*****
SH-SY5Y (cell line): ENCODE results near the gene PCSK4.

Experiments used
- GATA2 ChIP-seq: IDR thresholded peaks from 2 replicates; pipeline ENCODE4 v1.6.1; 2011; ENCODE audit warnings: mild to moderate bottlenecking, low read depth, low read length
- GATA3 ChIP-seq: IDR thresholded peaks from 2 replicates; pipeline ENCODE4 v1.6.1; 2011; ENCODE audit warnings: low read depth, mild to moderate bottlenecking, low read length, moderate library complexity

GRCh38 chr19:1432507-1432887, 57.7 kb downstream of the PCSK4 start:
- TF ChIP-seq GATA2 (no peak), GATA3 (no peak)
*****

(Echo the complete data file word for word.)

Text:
SH-SY5Y (cell line): ENCODE results near the gene PCSK4.

Experiments used
- GATA2 ChIP-seq: IDR thresholded peaks from 2 replicates; pipeline ENCODE4 v1.6.1; 2011; ENCODE audit warnings: mild to moderate bottlenecking, low read depth, low read length
- GATA3 ChIP-seq: IDR thresholded peaks from 2 replicates; pipeline ENCODE4 v1.6.1; 2011; ENCODE audit warnings: low read depth, mild to moderate bottlenecking, low read length, moderate library complexity

GRCh38 chr19:1432507-1432887, 57.7 kb downstream of the PCSK4 start:
- TF ChIP-seq GATA2 (no peak), GATA3 (no peak)